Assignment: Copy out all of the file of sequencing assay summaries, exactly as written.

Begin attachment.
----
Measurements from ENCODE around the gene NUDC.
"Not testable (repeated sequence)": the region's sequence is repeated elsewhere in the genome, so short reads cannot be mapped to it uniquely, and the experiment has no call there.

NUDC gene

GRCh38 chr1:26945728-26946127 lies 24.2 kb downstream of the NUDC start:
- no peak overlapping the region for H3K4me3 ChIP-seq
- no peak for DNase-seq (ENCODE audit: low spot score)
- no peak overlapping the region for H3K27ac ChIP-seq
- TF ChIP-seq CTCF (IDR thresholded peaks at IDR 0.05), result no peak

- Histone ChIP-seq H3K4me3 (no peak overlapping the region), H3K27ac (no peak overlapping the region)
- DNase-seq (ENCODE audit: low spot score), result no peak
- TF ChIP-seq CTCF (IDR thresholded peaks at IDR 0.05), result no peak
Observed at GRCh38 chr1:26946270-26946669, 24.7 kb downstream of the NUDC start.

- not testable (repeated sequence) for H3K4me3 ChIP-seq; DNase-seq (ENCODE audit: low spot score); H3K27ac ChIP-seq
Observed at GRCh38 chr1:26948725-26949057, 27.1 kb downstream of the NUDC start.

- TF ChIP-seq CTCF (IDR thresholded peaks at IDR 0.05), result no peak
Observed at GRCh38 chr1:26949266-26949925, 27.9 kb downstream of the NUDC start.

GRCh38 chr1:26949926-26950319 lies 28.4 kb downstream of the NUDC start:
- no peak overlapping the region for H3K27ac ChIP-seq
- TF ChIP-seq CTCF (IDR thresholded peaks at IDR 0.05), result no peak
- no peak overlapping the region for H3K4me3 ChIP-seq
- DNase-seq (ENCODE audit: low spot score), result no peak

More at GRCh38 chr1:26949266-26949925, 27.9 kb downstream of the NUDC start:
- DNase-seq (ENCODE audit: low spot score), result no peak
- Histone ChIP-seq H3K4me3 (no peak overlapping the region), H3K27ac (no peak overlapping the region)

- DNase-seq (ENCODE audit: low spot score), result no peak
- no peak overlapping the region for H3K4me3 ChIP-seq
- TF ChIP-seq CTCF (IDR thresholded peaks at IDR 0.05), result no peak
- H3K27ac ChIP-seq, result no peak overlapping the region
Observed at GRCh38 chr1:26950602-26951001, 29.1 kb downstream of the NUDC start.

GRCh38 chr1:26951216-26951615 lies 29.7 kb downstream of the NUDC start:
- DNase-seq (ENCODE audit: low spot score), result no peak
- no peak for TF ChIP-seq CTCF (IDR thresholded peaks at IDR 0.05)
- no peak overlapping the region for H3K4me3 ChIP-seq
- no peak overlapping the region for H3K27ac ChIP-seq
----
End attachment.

Measurements from ENCODE around the gene NUDC.
"Not testable (repeated sequence)": the region's sequence is repeated elsewhere in the genome, so short reads cannot be mapped to it uniquely, and the experiment has no call there.

NUDC gene

GRCh38 chr1:26945728-26946127 lies 24.2 kb downstream of the NUDC start:
- no peak overlapping the region for H3K4me3 ChIP-seq
- no peak for DNase-seq (ENCODE audit: low spot score)
- no peak overlapping the region for H3K27ac ChIP-seq
- TF ChIP-seq CTCF (IDR thresholded peaks at IDR 0.05), result no peak

- Histone ChIP-seq H3K4me3 (no peak overlapping the region), H3K27ac (no peak overlapping the region)
- DNase-seq (ENCODE audit: low spot score), result no peak
- TF ChIP-seq CTCF (IDR thresholded peaks at IDR 0.05), result no peak
Observed at GRCh38 chr1:26946270-26946669, 24.7 kb downstream of the NUDC start.

- not testable (repeated sequence) for H3K4me3 ChIP-seq; DNase-seq (ENCODE audit: low spot score); H3K27ac ChIP-seq
Observed at GRCh38 chr1:26948725-26949057, 27.1 kb downstream of the NUDC start.

- TF ChIP-seq CTCF (IDR thresholded peaks at IDR 0.05), result no peak
Observed at GRCh38 chr1:26949266-26949925, 27.9 kb downstream of the NUDC start.

GRCh38 chr1:26949926-26950319 lies 28.4 kb downstream of the NUDC start:
- no peak overlapping the region for H3K27ac ChIP-seq
- TF ChIP-seq CTCF (IDR thresholded peaks at IDR 0.05), result no peak
- no peak overlapping the region for H3K4me3 ChIP-seq
- DNase-seq (ENCODE audit: low spot score), result no peak

More at GRCh38 chr1:26949266-26949925, 27.9 kb downstream of the NUDC start:
- DNase-seq (ENCODE audit: low spot score), result no peak
- Histone ChIP-seq H3K4me3 (no peak overlapping the region), H3K27ac (no peak overlapping the region)

- DNase-seq (ENCODE audit: low spot score), result no peak
- no peak overlapping the region for H3K4me3 ChIP-seq
- TF ChIP-seq CTCF (IDR thresholded peaks at IDR 0.05), result no peak
- H3K27ac ChIP-seq, result no peak overlapping the region
Observed at GRCh38 chr1:26950602-26951001, 29.1 kb downstream of the NUDC start.

GRCh38 chr1:26951216-26951615 lies 29.7 kb downstream of the NUDC start:
- DNase-seq (ENCODE audit: low spot score), result no peak
- no peak for TF ChIP-seq CTCF (IDR thresholded peaks at IDR 0.05)
- no peak overlapping the region for H3K4me3 ChIP-seq
- no peak overlapping the region for H3K27ac ChIP-seq